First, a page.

Epiphora in patients receiving systemic 5-fluorouracil therapy.
Hassan A. Hurwitz JJ. Burkes RL.
Department of Ophthalmology, Mount Sinai Hospital, University of Toronto, Ont.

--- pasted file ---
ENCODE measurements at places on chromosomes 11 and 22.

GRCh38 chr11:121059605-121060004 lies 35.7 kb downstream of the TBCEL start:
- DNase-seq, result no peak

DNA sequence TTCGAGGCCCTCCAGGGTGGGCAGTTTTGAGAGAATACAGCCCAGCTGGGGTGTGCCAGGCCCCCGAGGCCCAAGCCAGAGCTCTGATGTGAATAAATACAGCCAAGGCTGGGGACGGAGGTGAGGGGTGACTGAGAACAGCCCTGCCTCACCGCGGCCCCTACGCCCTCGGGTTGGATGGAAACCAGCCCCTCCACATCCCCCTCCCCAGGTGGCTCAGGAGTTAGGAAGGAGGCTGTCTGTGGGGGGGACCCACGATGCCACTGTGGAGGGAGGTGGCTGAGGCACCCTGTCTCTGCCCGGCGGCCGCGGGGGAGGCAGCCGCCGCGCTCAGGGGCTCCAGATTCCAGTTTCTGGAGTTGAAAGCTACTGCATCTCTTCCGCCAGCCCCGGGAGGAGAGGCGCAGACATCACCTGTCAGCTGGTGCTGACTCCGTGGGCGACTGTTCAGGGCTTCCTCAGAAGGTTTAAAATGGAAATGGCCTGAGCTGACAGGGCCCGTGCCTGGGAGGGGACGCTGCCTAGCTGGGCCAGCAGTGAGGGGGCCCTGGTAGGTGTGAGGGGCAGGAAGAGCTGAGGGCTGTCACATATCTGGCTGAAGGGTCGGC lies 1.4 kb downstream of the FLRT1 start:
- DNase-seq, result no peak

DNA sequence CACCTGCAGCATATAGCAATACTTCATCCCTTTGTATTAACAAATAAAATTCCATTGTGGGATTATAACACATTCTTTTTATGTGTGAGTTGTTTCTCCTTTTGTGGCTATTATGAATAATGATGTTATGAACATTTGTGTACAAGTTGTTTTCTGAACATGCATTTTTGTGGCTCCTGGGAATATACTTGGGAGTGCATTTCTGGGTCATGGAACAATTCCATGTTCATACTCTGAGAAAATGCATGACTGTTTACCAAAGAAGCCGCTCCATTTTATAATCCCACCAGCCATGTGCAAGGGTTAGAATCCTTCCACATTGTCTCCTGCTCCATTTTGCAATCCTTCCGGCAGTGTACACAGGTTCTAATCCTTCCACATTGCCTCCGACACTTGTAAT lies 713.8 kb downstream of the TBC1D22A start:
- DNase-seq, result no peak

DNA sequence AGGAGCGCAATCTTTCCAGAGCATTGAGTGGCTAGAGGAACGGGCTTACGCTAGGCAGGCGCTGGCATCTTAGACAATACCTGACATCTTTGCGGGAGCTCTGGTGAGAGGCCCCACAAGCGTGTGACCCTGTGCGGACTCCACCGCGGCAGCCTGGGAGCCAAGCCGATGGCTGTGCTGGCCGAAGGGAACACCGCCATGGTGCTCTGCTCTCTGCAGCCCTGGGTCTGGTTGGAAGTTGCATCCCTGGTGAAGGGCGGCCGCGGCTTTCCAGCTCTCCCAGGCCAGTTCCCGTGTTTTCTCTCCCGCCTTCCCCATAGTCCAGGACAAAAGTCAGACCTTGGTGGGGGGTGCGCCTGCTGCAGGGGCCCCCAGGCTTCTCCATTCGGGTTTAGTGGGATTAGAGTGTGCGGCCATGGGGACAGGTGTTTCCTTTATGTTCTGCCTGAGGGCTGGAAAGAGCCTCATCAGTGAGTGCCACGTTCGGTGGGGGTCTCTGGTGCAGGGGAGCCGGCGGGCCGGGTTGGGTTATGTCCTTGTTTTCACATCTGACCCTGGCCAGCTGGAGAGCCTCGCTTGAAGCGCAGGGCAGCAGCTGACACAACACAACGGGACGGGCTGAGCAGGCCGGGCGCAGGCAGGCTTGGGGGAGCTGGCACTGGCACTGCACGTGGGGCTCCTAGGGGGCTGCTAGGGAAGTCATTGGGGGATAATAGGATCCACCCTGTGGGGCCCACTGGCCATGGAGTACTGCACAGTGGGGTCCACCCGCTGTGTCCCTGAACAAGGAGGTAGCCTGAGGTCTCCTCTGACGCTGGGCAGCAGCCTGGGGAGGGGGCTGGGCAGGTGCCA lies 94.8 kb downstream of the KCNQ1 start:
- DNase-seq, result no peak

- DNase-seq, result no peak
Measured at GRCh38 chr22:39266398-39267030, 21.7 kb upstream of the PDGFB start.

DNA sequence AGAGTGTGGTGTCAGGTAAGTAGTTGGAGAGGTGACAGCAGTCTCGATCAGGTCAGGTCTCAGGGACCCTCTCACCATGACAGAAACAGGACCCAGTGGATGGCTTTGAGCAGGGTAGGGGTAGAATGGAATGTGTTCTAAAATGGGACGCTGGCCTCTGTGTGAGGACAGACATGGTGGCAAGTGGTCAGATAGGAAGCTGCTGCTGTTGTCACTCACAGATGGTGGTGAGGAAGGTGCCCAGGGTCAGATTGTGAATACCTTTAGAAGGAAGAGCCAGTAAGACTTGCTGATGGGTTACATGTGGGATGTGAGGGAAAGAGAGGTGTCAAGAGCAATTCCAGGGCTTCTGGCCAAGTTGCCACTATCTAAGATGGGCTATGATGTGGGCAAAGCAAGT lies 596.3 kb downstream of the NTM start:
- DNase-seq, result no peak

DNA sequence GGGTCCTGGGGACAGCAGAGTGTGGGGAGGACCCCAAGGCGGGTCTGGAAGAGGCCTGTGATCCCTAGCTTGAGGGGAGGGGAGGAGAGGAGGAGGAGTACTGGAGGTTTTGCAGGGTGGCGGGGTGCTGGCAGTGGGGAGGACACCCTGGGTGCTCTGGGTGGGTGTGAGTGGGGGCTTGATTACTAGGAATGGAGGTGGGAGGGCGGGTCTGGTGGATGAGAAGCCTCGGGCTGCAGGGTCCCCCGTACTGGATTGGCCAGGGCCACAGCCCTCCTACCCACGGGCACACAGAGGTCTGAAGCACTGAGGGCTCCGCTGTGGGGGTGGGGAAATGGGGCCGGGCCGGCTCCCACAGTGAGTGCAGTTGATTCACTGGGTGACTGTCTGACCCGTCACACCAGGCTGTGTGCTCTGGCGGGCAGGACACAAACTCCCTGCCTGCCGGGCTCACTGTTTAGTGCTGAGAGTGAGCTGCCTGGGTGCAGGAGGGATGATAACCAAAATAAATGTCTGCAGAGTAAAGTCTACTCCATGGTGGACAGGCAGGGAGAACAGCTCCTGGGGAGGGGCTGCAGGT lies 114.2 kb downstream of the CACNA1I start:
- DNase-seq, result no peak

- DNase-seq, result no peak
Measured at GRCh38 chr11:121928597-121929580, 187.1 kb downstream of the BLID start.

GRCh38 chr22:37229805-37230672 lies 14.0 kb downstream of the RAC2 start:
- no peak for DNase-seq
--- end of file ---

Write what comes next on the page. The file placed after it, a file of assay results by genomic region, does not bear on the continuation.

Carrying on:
OBJECTIVE: To determine the prevalence of tearing and canalicular fibrosis in patients receiving systemic 5-fluorouracil (5-FU) therapy and the reversibility of the symptoms when treatment is stopped. DESIGN: Prospective study. SETTING: University-affiliated tertiary care hospital in Toronto. PATIENTS: Thirty patients (17 men and 13 women aged 38 to 81 years) with advanced gastrointestinal carcinoma receiving intravenous 5-FU therapy as palliative (weekly) treatment (20 patients) or adjunctive (cycle) treatment (10 patients). OUTCOME MEASURES: Tearing, eyelid changes and canalicular fibrosis during and after treatment. Patients who experienced tearing were advised to massage and wipe the lower eyelids in an upward direction. RESULTS: Tearing and canalicular fibrosis developed in 10 patients (50%) and 3 patients (15%) respectively in the palliative treatment group; no patient in the adjunctive treatment group experienced these side effects. In the palliative treatment group, the patients who experienced tearing received double the dose of 5-FU (p = 0.03) and received treatment for twice as long (p = 0.042) as those who did not experience tearing. Of the patients with tearing, those in whom canalicular fibrosis developed received treatment for three times as long as those without fibrosis and received 2.6 times the total dose (p < 0.000). Of the seven patients with tearing in whom canalicular fibrosis did not develop, four stopped 5-FU treatment, and 2 to 4 weeks later the epiphora disappeared. CONCLUSIONS: Our findings suggest that the prevalence of tearing and canalicular fibrosis in patients receiving systemic 5-FU therapy as palliative treatment is related to the total dose and duration of treatment. Such side effects are less likely in those receiving adjunctive therapy. The epiphora is often reversible on stopping therapy if canalicular fibrosis has not yet developed.